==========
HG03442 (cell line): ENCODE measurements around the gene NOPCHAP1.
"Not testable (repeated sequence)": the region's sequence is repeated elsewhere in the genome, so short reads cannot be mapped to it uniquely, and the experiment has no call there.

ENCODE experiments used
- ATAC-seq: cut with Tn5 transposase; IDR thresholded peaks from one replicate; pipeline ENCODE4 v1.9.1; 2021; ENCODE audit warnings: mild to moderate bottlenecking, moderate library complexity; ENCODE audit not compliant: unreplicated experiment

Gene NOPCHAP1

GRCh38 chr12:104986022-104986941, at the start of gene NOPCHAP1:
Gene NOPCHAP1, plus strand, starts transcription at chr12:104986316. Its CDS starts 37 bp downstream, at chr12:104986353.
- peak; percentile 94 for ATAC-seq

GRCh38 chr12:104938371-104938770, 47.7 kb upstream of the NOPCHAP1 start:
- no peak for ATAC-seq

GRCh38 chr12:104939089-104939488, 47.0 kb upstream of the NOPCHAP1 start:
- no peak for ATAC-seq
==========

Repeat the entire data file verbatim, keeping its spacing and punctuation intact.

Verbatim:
HG03442 (cell line): ENCODE measurements around the gene NOPCHAP1.
"Not testable (repeated sequence)": the region's sequence is repeated elsewhere in the genome, so short reads cannot be mapped to it uniquely, and the experiment has no call there.

ENCODE experiments used
- ATAC-seq: cut with Tn5 transposase; IDR thresholded peaks from one replicate; pipeline ENCODE4 v1.9.1; 2021; ENCODE audit warnings: mild to moderate bottlenecking, moderate library complexity; ENCODE audit not compliant: unreplicated experiment

Gene NOPCHAP1

GRCh38 chr12:104986022-104986941, at the start of gene NOPCHAP1:
Gene NOPCHAP1, plus strand, starts transcription at chr12:104986316. Its CDS starts 37 bp downstream, at chr12:104986353.
- peak; percentile 94 for ATAC-seq

GRCh38 chr12:104938371-104938770, 47.7 kb upstream of the NOPCHAP1 start:
- no peak for ATAC-seq

GRCh38 chr12:104939089-104939488, 47.0 kb upstream of the NOPCHAP1 start:
- no peak for ATAC-seq